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Hand In Hand

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Thcre was a fire in our neighborhood tlie ffrst ni{]t I passod at tho 11 ny nioms'. Tho alarm rang me out of leep; aod tho neit miuuta tbc engincs ruttled pust. Soarcel; had tli e grouud oeased to tremble under ïheir passage wheu the diti'kuesB burst, lik e (l.o dusky calyx of a br.lliant flcwer, aud bloouied out rosö-rod. Mrs. Rnynmiid canie into my room with a Rob Koy tartán throwu on over her nighUgown. It was Oetober, and iho iiights wero chilly. "Yes, the fire is on Coae Strcot," she said. "I thought so ; but wo ojuldu't soe froin our ohmber." As she stond, her stately form was dtfiiied by tbo illuiniuation beyond it, and a glimtnetiug nimbus ourved around tho gilvery huir over her forehead. 1 lay and lonfeed at hor. I cou!d willingly have looked at lier all night, thnt beimtifiilold womaii ! - whosu uge was s the aga of wine, and meunt perfection, bouquet of diameter Shfl lookcd out a I it tic wbile in silence, then bronthtd a faint sigh. "It would be butiful to boo f it caueed uo sulleriug," she 8aid. "Yea!" I replied. She stood n moment lnnger, then turned way from the window. Woulil he come to me 'Í Yen, sho carie, laid a hund on my hair, bent down, and kissed ray furchead. "May tho Lord blfs ns all, my dear 1" ehe said. " Good night !" Mis. Rayumud sdldoui omit'ed that loiivc-takiug with her frieods, eveo when tlie partlng was but for hu hour. "Au hour may meao for ever," she used to say. ''I bftve fouud that out in sevcuty years." A ehe irent, like a peaceful vikion, I thouht of Loigh Hui.t's Abou Ben Aaltent, to whose room the ant;el uauiat light, tnaking !be mooulight in it ' rieh, and like a lilly n bluoin." Then thought g ew dreamy ; and, as tho rose oulid.' changcd tu paseioi.-flo-ver, 1 feil ablet-p under ts iniiling hhudnwa. 'I h ■; lljyiuondn 1 vcd in a chvrming üln r' 'i'i nook, amoug steep baokx thui shut then in from sght of neighborg, jut Dot from hearing. With n"thin-j viside b'H roek, nd trees, and gardei;s, üsteniiiK theri', one c uld I eir the lulse uf liumau life bu!it to and fro without. They hnd a gem of a cottage, iretty gaiden ciowded with fliwers, a jraptry, a Js'orway pruoe-tree balanced jy a catulpa, aiiil au uveuuo of elms reachihg frotn the t rraee-stopg, close to the portioo, down to tho gato. Tliore were fifiy eluis, tweoty-fite on h sid, and they all spr x l:iih and olear from hu ground, iheu lieiit and twiued together iu tho air. I dreamed about .hpin ater F went to s!i.'ep the seci'nd time tlut night ; or, raber, my dreatu repro luccd a rel picture. I eaw a 'ain tliut perlüct pair as they wnlked down o weloouio ma when I carne, the trees ett ing fall over them a islow, golden oprinUlti of loüves, one by one. Uoth iusbund and wife were tll, uobly formed, Lealthy, and silvery-haired, both Deau'.iful with thut beauty whieh comes Torn ohcorful pie'y, perfoot Iove and gyoipathy with ech otder, and the reeolloeiiou of happy ycarg. They liad r wü tu look like duriug the fiftv years ;hey had alked hand in hand, and only thu wouian'a soft brown eycs, and the initnV blue oücí, showod that in youtb one had been a blonde, the o'tber a jrur.etto. Again the suuset shown in tlicir isoes, bri'iging out the fiue stippling ihal time hd (irawu there - Iiiur for sagbtar swect aud uierry, linas for tbought, ior patieuce, fur sadnesn, for sorrow, but uot for hate, or wrath, or euvy bad the tiu'hful graver left. Aud ever as ho wrought, the Eofter touch of 'ttith aud love had half' effaced the ï.aiks. Ho in my dream they camo down agaiu under the lofty arch of tlm, with the light in their facen aud in their sliiuiug ha.r. A peacofui vigiou ! But, stretchiug o:t my hndi to it, it diisolved, aud I awok . It was sunrise, glorious with eclor and stiilnens. and h laiut haze over the landscape made it look lo.-s like a mon ing tlian the pioture oi a moruiug. But, lookiog out, I saw that the elinx, itisitiiil of thair thiok golden lo-ifags. stood bare agiinst tbe fky, bold gwerp of siuewy limb and Irt-mbling hair-lina of twig ñnuly diawn en the g.ure baokfro ml. In the s'.illue of the niglit, every leaf bid dropp' d ai plumb ai it' it had bein a gui'Ka, and uuder raoh tree it vertieul h&pe was glowi;igly emboí'sed on the greeuïwurd. GoingdoWD stuirR, I found my friend B;aüding utnior a sweot-brier trelüs jupt outside the door. Thoy turned immdi ately, with a pleasant we!omo. Huw gtntle and tender their wuys wero ! And yet they were never indolent. "Wi h out hasto, and without reit," seemed to be their moito. ''It wag the Willis Ilouae, on Cone Street, that was burned," Mrs. Ray mond aid. ' The family bTe mt yet returned ir 'Ui their summer visiiing, and only one servaut was there, o po oue van much inoouveuienced but the firumen. Everything was imured. Did you see tho em ? My busband was just quotiiig, a propon, from that poeui on old ure you n-iid us laMt uiglit : 'Aud leaves fall fast, and let the trnthful suu-üglit througli." Look ut tho ;noriii:jg gloiy trellis I II is all purple, thig m ruing. I like that color best when tbi line chili comes into the air. Pink is a eprintr color." I d'.d not fjicak of the firi', since she had dtoppad the subji-ct, for I knpw that in the houe that hmi been burned she had spent the first years of her married life, that tinre her (ivo children hnd been bom and had died. But after breakfast tho asked me to walk round to Coue Street witb her. Mr Ray mond bad an arm-chnir and writingtablo in ui eastern baywindow of the siitiug-room, and theru in Btorningi were alwitjs npcnt, reading aad writ ug. "ForiHiiHtely, one's oorregpoudeueo drops off a little wheo one get? to be seventy-üve years old," ho said. "1 find that I cannot easily dupose of more thau one letter a day. But our friendn are kind. We. have piles of littlo uotcs that require no ftnswer." 1 sat by him while Mn. Roy mond weut to attend to ome housebold dutic-s before goiug out. "IIow impossible il rs to teil just why poople are ing I" I said, aa be left us. "If I say that Mr. Kujinnnd is beautiful, i jjood that her nature in hariiioniou f, ItiJl I have not desciibod hor." "Dou't try to," he replid, with s slow siuile, leauing l.ack and lolding bis hand (ngetber. "Indeed, I soarcely like to describe, or hear describad, one I love, any more thau I would like to nee auttlyzed a flower I cherish. I would ratlier know of tny friende only what they generotiüly reveal (jr whut I involuntaiily perceive. To purposely study a chaiucter, one must ba intrusivo and inquisitive, mast penétrate into recasses aud reserves wbich sliould be aered Thera is a certaiu cosrueneg of foeling in t. Mr Browning snys that 'beiug observad when observation is uot nympathy, 18 just boing tortured,' and Bhe is right. To me, there is no companion more obnoxious than a person ol tliai peering, uriscrupulous xort, wbo scans my form and features as it thore wcre uo sensitiva, observaut soul bebiud thtim, noteB every word, act, impulse, and expremioo, aud is, I know, all the time ongaged Q summiog up my items, aud labeliing me as blouging to a certain clas and genus. Besides, thoso are nol the persons who undorutand human nature. Thut kuowledge is best acquired hy iutuition, uot inquishiou. Souls are to be teen, as soma stars ure, by looking i htt e wmv front them. So trated, iheir shy buams beoome visible to you unawarea." I did not reply ; and, if recolleoting tbat bo inight, unintentionally, have f-i;; 111 _■ I to inclixiü mo aiuong tho "obDOzkiüS," he turned witii a gracious siuile tliat waa hall for me aud half lor her. "Elizabeth i si; cere," he said, prononncing the last word with afuloeig and emphasis that arrentcd my attntion to it. Instiuotivcly, Í glaucod up at the genealogy of a w rd so inipressively in troduoed. tinw cera, without wax; theicfore, pure honey. It was a crown for a wile s bead, that word spoken wilh tcnderness aud honor. 8he onmo in ihen, tying on her bon nat. A wreath of purple velvet ia ay ia her luir, a full black veil feil around her houldor.s, and a. ricb-hued cushmere shawl was wrapped about ïer. She cama to the windoiv, laid her land ou her biifcbund's shoultier, aud said, "üood bye, my dear!" He eebi ed the word, they iooked at eaeh other with a momontary ginile, theii we went out. The ruius of the 6ro were till emokïug wbon wo reached them, but not one Htone nor Umi er was left standing. After a whilo, wo crossod the secluded street, and eatt'ii ourxelves on a mossy ro'k a li tt Ie back ther among the trees. Au old pine, with a crimson arabe.-qu1 of vine ruuning through it, stood gu:i c] over ut aud kept off the sun, the air was melluw and fngritut, and a bird eang now uud ihen. "Evory room of that house was full of memories for me," sbe said dreainily ; and, with her cheuk rcoting upon her mii'l, full iuto a roverie which I did not eeek to interrupt. I could guens how the walls were built up again by her imagination, how the oroased the tbreühoid as a brido, how cioorg opened and shut, 3ow chir8 and table nd picture came :iack to fheir places, how curtains waved ur windows shook in the wind. Sh ;ieard again the stop ou the floor, the voices cchoing, and gaw tha mirrors releetiiijj iheir faces. Somi' ound or turn of thought dis Delled the ghostly fabrio. I could sce n her eyes wben t feil, and they eaw only asiles. But the shook wa not lainful, ouly a oletnu oue. She raised ïer eyea heavenward, with a look of thaukfulue-s, and her mouth sofiened with the reflection of & gladacs3 too deep for miles. "Ych, human love i sweet and antisfying," nhe said ilowly. ' I have fouud it so. With (jod, and ono true i'riend, tbere is uo eartLly trial which we muy not face with fortitude or even with choerfulnoPB. It is the only real blees nji on eurth, tbat couipauiouship." Sbe mused a uioment, thou went on : "Some mimen sy that they could more easily part with their husbaud t'mn with their chilJien. I cauld not; and it seems to me that thoie who could must have beeu disappointed in their busbenda. Our ohildren are given to us to train up, then to sond forth into the world to live their own lire Howover ijreut my bo the mutunl loe nd care, siill they have tbeir owu separate lives ; uud the time comee when, ai God himself ordained, they leave us, and o'eave to soiiii! onu else, io&iu one nearer to them tliau we ure. But nur partners we chüo-e wben both are raaturt', knowing why we chooge, and it is our duiy &s well as our desire to bo firnt with each other, to love aod conQde fully, and uever to be septrated. The most el acting lore oaunot ask fur inoro thun God permite and enjoiu in the raarried couple. 'J'h-y are one, he gajs Yet no one loved their childron mor truly than I did mine," her voioe growing trümuloug. "I had my hopea and droam.about thom. I was a foud mother. But GodV will is better than our wish ; and ; though I grieved, I wa not mad desola'e wlieu I wa made childless, for uiy hugband was lelt to me. If ho hud bueu taken - " She topped, a slight motiou expresgire of Hiuking and tuintnesg pusseil over her, a deaihlike paleii! si cbascd the color from her fuco. "Thank God !"nbe exolaimed, drawing a quick breath. "He knows wbat we can bear. And now, obild, forgite me for making you weep." She stretohed her soft hand, and laid it on mine. That always eemed such a favor from her ! "But your casa was a bappy éxception," I said. "Most pople are disappoini'd in love." "I am afraid it ie often their owr fiiult, " Hhe answerei wiih a sigh. "I am somelimoH antonished and tunified to nee how people misuse thai inost snorei of gifts, the first aflectiun of a human heart. How olten is lova made a hu man heart. How often i love mdo a ubjct cf jest, even by those who wouh shiiuk from boing thought ooarse o houghtless! No atfeotion, howevo uiisplaoed or unressonable, should b ridiouled. It may be wrontr, or pitiable or tragical, but ncver laughable. How ofton the knowledgo that one possesse sueh a power orer th happiuess o another toucher the ranity instead of the icart, or wiun ooutcmpt of jratitude ! How often what waa cugury pursuod, when doubtful, bocoines '■ wortliles when won; uut because it is ; enlly worth luss tnau it seemed, but jeoause the possesaor ia incapablc of ap)rflciiiting its v1ub ! With what cruel selfishness coire desire and hold an I atiaction whioh thoy can never reeiproMt, treating the la-art tlmt helpa to wrin tbeir lives as they treat the ftove hat waroia their rooms, never thinking of it excopt w hin they miss it. What wonder if such find human afiVotion uuatisfyiofff Why, the world is enoumercd and embittered vt-ilh wastod aud nsulted affection !" I quoted Loiigfellow : ■Ta.knotof waated afleetion : aiiectioü never was wasted : If it cnrich not tbc beart of anotlier, ts waters, ï-cturniug Ba k to their sprints, símil fiH them full of refreshnicut.' " She shojk her bead gentiy : "For nee, the poet tuissed his figure, and the mtïi. 'llio añi.-ction tlia1. riges to God, ike mis', froin water, doe, indeed, rcurn in refreihnient But bumna love ons out Jike a ütream, and, if tbrown iack upon its souroe, carrios desolation. hat thought ia contrary to aturo and o Holy Writ. No ; tho mutuul love of lan and woman ia tho great harmonizer f life It ujiikos faitli involuntary, not j Btruggle. It olcvate?, it &oea not ower. If we truly lov ooe, vo aro enderer ever after of all others. la ; iod loved botter, do jou thtiik, beoauae ïere is so little harmonious Ioto on arth ? No ! but lesa. I do not mean bo passing fancy of a superficial admirr, nur the fitful sympathjr of one who oir.en aud goea, nor the divided frieudliip of one whose friendshipg are uiuny, or the flimsy romance that for an bont ees you its yicionary ideal; but tiie tesdfast aflection of one whose nature is ke your own, who loves you pext to 3od, and whose eyes are anoiüted to ee the ideal you aro capable of being, j hrough all the faulti of what you are. t hts uever seemed to c:e that tho prinary thought of God in erfating men nd vromen wan that tlie eat th should be i opled, but that ihey thould bo i muioD for each other. What did the I J reator Kiiy ? '11 is not goud for man to j e alone, Let hs makt tint a heip Uke un'.o imself.' 80 human love was the crnwtinggilt, without vihich evon Paradiíe va uot fierfect. Siucu God was too mniensü for the beurt of man to conain, and would scoroh hiui to aühes if iüib'y possessed by him, as Jove did Seniele, an oqual being wag given, tliut bey might uec, 'us in urose bush, lovu's ivine !' " Wben she stoppod, with her hoad aisei, and a color as rieii as that of 11 luue rose treiubling in hor eheeks, I bent aud Uir-sc:d hei hand. feho smiled upon me : "If I were bui ixteeu years old, my dt'ar, somu uiight all what I have been sayiug roinantio blly. But I am seventy, and I kuow. Trust me ! Do not lose faith in your j jirlish dreauis. They ure true soiuewhere, if not here. Believe ïu every ovely and noble vition you ever had. f you must renounce theiu for a time, lo it bravely, but trust the hereafter." u whilo, I ventured a (jucstion : 'Will jou teil me eoiuethiug of your marriago?" " 'ïis the old story," ehe said smilngly ; "only simpler and happier than noit. Of course, I xpected souie one - ;irls always do - but I exptcted hun eriously. I used to pray for him, whoever he might be, ai:d I gludicd, and aoted, ani kept myself with refereoee to lim. I thruuk from all jeviiug nbout ove, and from git lisli fiirtations I muit ;O tu him with a freth hesit It llover icourrud to me to deceive him. It I iaJ done wrong, I would have tli him irsl. Well I made one or two raisakes, thinking that the right oue bad oouio ; but I soou iound tl cm out, and bire was nothing to regret. At lougtb, when I had boguu to ask myself if thure really was any such person, he carne. When I firet saw James, I ki:ew a once nhat I wanted, There was a suusnn of errible doubt as to whether I wa what he wanted. Then, tbaukn ba to God ! I knew that I did guit him. And so we were married. llow little it is, and how much !" "How much !' he repeated preaently, 1 and looked up the road, as if soma ooe here bad spoken to her. I had not heard a eound, but, followng her glance, I bbw Mr. litiymoud cuming to us. 8he BiDiled, her foe turned irr.movaly bil way. But, as ber ga.e dwelt, it ost itg outward oxpression, aud wben he eachod us fhj Rertined to be more aware of his spiritu il thau his bo-iily presnnoe. [ie was bout to speak, but, 1 1 a r j c i 1 1 tr in :icr face, remaiued üilunt. He su;it d iiii!ït.'l! beide her ss I rose, and held the hand xhe plaood in his. The light Ootober breez bec.amc a living toucb aud a whigper, the gimshirie a benediuiou, the overhanging pinctreo, with its rubric of vine, was a goroll wriUeu with a glad promi.e. The two sut thera, gazing at the ashes of their e&rly home, and tncntaily trod that path again, troni the coming of the bride, down thronh joyful and corrowful time, till thcy reaohed their present selves. She lflt instiuotively whon he came down in i found her with white huir, aud fiuleil eheeks, aud she esnjj soflly, in a voive which btd yet a tromul.'Ui iweetness : "Now we niaiui tottor doun, John, Hui hand in hand we, 11 go; And we'll sleep thegither at the foot, John Andersou, tny jo!" Her yoioe died to a nilvery thread, her heud drooped a little, till ber nithord clicek reatod on bis sboulder. The eyes of both were over-flowing, but the gicies on whioh they gazed touched their teurs with liylit. The next day I left them. A woi.tli ptrnied ; aod it was drawing towurd the laat of Norembur when I receired a cali to tho Kayinonda. I must come quickly, the dt-ar lady wrote. Her husbtnd was üi, and at tbc poiut of dö-tb. Bj som aooident, the lotier was delyed, and Iwo daya had passed before J gtepped öut at the familiar gate, and with u trcmbling licirt, limried up tb atenué. A friend met mo at the door, and I did uot need to be told that I was too Ure. "Mrs. Raynioad is Tery quit," be snid, "bu eeems rather bewildered, and a gieat deal older. Slie doea uot weop, hut aji eontinul!y, 'The Lord knows Í Tho Lord kuowi bent !' aa if soiaething had surprised her, and hnppened differently from what she hd expected. Sho ia with hiin now. Sho sits there nearly all tho time. I wish aha would not, it ia ao oold !" I waited rotlesly for her to como out. It wns too cold for her to itay long, and oow a light anovr, the firnt of the season, whb flling ; not from thickenhig skies, but in loolighted fling, out of ditaohed oloudasaiüng OTe. When I could wait no lunger, I oponed the door of the preat ohiüy room where the doad !ay. TLoro wero flowera all about, and iho cnrtMns were up, lokling iu a ligbt po briglit tht tho catidleflatuee wtre almost invisible, and a largo white eruoifix 8tandÍDjr ihere glowed as i! wrouglit-in fjuld. The upper half of one witidow was open, and biforo that lay Btreicbed the buaband, bia peaoeful f'iue uncovered (bd touched with liht. The wife knelt beside him, her face bid in the pillow on whiob his head reited, her hsin) put up OTer bis breast aud clnsinr{ bia band. I fiad oponed the door gentiy, and she did ROt ítir. I croswed the room witfa noiseless stop, nd stood beside her, not hHving the btart to peak, but looking tearfuily into that uilent face. Tb ligbt B'iow-flakes had drifted in and settled in hú hair, goarcoly eeen in lts wbiteneos. I glunced at those t'.vo haiids, uis and hers, clusped together on hi breaat. Tiu flu:ingsriowflake8 had eettled there, too, over the ünger oí botb, and they had not meltedon eüher. 80 p.'iicetuliy, so joyfully, they had both goue out, band iu band, "luto tlie land of the grent dprted ! Into the Sllent !.hihí."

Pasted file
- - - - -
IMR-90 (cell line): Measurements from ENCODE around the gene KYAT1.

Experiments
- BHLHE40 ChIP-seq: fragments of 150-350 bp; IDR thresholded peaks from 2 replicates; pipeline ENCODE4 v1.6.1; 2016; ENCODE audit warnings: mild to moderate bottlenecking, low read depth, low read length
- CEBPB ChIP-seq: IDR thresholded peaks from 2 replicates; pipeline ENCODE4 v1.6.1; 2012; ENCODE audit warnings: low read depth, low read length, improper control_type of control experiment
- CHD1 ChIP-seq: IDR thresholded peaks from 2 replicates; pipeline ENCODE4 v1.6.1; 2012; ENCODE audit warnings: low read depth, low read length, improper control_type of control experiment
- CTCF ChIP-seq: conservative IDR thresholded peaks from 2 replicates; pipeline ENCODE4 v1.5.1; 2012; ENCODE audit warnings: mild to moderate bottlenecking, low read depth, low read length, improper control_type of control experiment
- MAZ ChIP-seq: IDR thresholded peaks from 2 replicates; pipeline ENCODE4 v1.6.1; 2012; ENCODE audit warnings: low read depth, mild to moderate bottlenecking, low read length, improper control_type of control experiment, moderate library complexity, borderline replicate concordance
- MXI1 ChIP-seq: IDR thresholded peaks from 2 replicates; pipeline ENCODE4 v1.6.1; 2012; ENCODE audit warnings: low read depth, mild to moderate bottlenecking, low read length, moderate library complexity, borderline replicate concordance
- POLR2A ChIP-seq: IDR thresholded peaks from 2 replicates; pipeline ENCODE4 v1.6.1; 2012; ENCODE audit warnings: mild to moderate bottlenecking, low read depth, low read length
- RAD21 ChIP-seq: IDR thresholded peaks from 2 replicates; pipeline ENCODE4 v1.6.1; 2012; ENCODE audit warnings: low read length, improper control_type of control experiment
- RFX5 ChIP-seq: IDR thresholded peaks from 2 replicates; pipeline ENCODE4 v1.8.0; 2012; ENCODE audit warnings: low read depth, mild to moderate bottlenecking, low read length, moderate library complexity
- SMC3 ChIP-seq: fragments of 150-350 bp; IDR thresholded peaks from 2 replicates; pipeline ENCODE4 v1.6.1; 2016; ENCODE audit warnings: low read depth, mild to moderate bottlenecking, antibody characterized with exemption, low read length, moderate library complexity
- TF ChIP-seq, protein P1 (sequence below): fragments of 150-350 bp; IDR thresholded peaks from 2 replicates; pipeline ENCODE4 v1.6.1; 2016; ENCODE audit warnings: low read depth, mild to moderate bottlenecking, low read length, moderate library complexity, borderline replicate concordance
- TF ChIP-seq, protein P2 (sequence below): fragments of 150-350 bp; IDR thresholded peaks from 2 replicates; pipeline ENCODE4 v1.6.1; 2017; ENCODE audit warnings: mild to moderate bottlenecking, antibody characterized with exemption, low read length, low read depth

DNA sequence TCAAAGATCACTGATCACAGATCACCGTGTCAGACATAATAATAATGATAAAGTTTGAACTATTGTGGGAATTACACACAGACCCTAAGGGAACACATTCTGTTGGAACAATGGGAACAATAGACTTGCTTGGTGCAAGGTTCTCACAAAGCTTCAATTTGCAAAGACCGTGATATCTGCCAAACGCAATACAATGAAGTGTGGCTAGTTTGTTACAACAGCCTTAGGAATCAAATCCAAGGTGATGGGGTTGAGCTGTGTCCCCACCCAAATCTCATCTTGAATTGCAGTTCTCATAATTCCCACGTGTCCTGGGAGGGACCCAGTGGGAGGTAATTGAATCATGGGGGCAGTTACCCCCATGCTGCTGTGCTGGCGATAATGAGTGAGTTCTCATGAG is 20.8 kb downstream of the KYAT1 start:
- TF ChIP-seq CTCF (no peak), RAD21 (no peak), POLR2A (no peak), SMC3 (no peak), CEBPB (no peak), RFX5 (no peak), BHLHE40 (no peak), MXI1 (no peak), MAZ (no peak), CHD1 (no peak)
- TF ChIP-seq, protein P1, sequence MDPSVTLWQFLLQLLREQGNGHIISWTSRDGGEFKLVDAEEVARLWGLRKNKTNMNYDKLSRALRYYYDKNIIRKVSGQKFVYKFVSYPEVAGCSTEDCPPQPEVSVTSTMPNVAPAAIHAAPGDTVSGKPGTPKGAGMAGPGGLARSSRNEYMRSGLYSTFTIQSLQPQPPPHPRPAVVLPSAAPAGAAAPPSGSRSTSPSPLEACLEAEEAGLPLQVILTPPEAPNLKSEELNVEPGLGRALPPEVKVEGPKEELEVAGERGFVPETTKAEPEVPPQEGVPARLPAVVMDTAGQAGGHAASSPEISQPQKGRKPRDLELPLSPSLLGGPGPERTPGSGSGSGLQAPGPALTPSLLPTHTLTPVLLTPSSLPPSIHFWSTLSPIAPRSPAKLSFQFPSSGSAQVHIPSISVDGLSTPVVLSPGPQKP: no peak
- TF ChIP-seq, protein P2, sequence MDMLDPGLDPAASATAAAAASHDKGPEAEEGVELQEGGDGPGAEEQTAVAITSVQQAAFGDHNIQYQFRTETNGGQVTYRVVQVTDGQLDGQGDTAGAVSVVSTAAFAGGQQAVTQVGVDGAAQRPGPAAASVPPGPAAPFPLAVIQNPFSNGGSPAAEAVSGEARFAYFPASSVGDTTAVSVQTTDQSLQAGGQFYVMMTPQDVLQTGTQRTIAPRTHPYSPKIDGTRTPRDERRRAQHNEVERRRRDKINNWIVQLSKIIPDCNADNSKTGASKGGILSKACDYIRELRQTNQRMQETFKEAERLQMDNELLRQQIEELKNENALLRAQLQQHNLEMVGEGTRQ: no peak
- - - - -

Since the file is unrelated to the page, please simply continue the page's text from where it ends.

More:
Old News
Michigan Argus